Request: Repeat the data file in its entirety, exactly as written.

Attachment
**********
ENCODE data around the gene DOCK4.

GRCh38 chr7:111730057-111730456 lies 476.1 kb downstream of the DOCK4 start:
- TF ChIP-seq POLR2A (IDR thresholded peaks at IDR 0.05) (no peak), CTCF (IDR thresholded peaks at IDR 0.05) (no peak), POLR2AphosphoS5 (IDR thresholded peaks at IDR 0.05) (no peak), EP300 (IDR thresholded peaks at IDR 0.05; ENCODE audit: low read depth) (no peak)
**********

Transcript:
ENCODE data around the gene DOCK4.

GRCh38 chr7:111730057-111730456 lies 476.1 kb downstream of the DOCK4 start:
- TF ChIP-seq POLR2A (IDR thresholded peaks at IDR 0.05) (no peak), CTCF (IDR thresholded peaks at IDR 0.05) (no peak), POLR2AphosphoS5 (IDR thresholded peaks at IDR 0.05) (no peak), EP300 (IDR thresholded peaks at IDR 0.05; ENCODE audit: low read depth) (no peak)